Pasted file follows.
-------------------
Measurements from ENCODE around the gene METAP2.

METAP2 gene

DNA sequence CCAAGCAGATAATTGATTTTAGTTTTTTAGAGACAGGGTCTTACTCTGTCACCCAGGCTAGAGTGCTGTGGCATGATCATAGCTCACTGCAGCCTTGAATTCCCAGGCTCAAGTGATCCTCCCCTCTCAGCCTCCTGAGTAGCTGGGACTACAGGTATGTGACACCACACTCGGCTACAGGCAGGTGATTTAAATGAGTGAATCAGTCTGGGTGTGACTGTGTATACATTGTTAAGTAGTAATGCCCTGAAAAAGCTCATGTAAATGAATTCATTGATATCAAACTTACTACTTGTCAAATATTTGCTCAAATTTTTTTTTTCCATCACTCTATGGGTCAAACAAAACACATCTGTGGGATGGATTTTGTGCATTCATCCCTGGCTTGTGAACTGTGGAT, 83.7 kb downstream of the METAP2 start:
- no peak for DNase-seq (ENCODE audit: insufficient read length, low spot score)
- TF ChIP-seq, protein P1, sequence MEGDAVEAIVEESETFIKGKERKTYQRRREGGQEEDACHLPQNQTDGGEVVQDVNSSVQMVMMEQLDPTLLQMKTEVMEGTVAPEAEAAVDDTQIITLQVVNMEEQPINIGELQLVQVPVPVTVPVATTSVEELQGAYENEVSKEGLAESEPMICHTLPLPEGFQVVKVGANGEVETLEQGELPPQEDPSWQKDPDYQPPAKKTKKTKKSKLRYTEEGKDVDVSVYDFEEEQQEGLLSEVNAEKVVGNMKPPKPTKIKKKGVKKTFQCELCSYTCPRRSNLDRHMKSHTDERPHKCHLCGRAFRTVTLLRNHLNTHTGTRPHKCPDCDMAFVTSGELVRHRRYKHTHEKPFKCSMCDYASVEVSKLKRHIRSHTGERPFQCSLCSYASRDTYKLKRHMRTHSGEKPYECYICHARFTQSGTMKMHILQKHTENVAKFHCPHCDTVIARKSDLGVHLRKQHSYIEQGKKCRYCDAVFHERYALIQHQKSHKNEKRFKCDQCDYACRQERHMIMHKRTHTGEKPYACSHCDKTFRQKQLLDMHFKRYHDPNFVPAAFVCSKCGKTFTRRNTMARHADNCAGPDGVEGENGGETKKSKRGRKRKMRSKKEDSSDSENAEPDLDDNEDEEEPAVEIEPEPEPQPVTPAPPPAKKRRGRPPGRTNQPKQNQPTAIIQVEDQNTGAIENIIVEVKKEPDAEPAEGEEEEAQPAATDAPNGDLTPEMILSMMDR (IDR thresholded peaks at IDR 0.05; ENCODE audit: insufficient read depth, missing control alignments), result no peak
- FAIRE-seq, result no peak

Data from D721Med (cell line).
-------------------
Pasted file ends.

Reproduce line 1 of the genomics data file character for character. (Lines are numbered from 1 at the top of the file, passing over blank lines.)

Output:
Measurements from ENCODE around the gene METAP2.